The desired change should be business driven beginning with requirements identification and shared business analysis. The business requirements could be any number of things. For example, decrease costs, minimize risk, enhance processes and improve productivity or increase revenue and profits. Identifying the business needs and required results helps in developing plans and making sound strategic decisions. Shared business analysis is the first key to creating success.
Once direction is determined, project management should emphasize accountability, shared implementation, mentoring and transition strategies. All operational resources should move towards the desired result as quickly as possible with the least amount of resistances. There are many methods of managing this process. Picking the right method, strategy and people during the upward swing of project implementation and resource development is critical to having small or large initiatives accepted and integrated. Often a combination of economic, organizational methods and influence must be applied.
Project managers must consider operational resource's abilities to provide the support services required to make changes and business improvements viable. You must consider corporate culture and the business mandate. If you need to get a project done, resistance or slow moving efforts get you nowhere. You should focus on communications in an enhanced way of making things happen. Provide mentoring and make it part of the corporate routine.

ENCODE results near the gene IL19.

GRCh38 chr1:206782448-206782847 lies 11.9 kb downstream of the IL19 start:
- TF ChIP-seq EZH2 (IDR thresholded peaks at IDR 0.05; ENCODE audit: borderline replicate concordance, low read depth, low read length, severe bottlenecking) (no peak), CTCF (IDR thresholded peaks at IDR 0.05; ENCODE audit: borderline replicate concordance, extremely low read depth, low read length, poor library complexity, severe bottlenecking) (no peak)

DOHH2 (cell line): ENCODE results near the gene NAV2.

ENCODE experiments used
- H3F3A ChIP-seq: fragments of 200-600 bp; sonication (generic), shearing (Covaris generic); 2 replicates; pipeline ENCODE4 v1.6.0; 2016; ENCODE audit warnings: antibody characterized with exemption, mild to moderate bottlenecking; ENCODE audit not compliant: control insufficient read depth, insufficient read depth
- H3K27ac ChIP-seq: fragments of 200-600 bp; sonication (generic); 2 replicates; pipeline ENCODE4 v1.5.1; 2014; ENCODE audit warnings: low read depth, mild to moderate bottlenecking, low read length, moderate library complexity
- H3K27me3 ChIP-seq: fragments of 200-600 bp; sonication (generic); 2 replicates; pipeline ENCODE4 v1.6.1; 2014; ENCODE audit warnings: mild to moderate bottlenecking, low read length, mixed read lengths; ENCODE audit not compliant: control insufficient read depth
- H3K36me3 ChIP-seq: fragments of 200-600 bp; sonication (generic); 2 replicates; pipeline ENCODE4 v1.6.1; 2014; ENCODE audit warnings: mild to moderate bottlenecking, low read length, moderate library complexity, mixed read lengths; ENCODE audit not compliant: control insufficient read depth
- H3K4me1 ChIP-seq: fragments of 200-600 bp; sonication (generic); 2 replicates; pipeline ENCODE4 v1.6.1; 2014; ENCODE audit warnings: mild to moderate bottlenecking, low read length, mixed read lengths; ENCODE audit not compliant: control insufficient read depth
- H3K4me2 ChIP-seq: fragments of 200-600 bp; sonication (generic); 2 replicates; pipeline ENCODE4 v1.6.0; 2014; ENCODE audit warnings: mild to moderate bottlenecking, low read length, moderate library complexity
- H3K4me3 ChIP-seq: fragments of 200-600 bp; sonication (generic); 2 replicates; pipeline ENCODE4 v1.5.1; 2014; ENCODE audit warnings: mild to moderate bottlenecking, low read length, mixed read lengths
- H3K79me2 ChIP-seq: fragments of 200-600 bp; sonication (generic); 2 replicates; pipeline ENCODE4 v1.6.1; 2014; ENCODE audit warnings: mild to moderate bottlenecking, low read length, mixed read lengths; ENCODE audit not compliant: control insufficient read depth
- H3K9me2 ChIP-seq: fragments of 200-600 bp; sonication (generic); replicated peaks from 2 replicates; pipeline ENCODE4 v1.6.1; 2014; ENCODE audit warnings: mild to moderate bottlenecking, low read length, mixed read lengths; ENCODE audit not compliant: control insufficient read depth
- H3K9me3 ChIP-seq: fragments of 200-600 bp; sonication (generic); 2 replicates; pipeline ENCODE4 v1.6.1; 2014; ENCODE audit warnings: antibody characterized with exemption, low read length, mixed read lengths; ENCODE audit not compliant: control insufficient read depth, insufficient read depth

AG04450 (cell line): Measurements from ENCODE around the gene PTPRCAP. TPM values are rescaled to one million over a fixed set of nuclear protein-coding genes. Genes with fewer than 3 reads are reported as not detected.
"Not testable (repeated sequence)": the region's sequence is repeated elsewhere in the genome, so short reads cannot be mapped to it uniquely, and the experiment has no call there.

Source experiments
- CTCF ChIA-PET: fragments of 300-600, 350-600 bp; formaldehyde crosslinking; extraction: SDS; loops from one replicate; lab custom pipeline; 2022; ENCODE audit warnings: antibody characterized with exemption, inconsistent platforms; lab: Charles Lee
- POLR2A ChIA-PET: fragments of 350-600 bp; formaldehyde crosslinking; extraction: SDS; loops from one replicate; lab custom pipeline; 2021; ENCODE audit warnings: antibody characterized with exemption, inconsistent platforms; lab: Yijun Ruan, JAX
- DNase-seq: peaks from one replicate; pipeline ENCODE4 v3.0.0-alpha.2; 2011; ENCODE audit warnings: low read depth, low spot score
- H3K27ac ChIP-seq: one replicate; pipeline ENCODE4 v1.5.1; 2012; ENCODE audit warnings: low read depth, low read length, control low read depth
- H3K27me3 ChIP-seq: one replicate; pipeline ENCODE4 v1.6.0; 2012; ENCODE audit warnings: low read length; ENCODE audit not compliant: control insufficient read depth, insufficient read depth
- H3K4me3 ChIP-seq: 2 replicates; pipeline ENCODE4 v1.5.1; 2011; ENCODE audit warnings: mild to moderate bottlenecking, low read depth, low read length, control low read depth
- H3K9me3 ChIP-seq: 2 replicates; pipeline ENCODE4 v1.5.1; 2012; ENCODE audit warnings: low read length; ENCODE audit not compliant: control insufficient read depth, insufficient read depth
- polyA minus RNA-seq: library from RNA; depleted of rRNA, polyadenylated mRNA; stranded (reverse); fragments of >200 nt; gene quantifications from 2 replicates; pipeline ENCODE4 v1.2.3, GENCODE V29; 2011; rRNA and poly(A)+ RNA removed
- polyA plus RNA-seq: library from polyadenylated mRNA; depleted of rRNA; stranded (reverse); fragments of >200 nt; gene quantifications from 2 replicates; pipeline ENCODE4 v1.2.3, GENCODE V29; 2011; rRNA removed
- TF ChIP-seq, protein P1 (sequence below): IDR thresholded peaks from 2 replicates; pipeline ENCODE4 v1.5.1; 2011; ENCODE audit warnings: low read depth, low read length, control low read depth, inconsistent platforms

If the initial investigation phase, planning phase and execution phase are successful then there should be an improved measurable result. The organization capabilities should have shifted from the business operations perspective. Benchmarking should be used to measure the improvements that include both economic and organizational measurements with the appropriate business services support groups. Being departmentally inclusive is important.
The business project team accountable for the process needs to exit the environment with a pre-exit plan in place. They should ensure that the operations people can manage the changed environment. A training and transition plan must be implemented early in the process. The exit requirements should be identified prior to the project engagements with strict efforts on measurable results. Closure to the project and change process is critical for all parties involved. Once support teams take over operational responsibility, there should be a monitoring and measurement system in place to ensure that objectives are reached. By now the business project team is no longer involved but accountability still exists with key assigned members and stakeholders. There should be identified audit points that exist outside the project and into the operational departments.
Business departments that emphasize using best practices for projects and process change can establish themselves as innovative leaders by establishing work management discipline principals, measuring their activities, and showing the results that they made. This approach can be applied to any number of departments and projects; for example changes in technology, business processes, risk advisory or staff training.
When managing projects and business operational change it is important to keep your exit in mind with a disciplined approach. Measure your success and you will learn and achieve greater results.
Richard Lannon , founder of a BraveWorld, www.braveworld.ca works with organizations to clarify their goals and objectives and train their leadership and staff on how to achieve them. He is a dynamic speaker, trainer and facilitator with senior management and leadership experience in business and the technology industry. Richard links organizations and professionals' business brainpower with bottom-line thinking. His blueprint enables organizations to be SET for Success (structure, engage, transform). That's why his client's call him the Setability Expert. He can be reached at: 403-476-8853 or email@example.com
Copyright 2009. All Rights Reserved. Richard Lannon.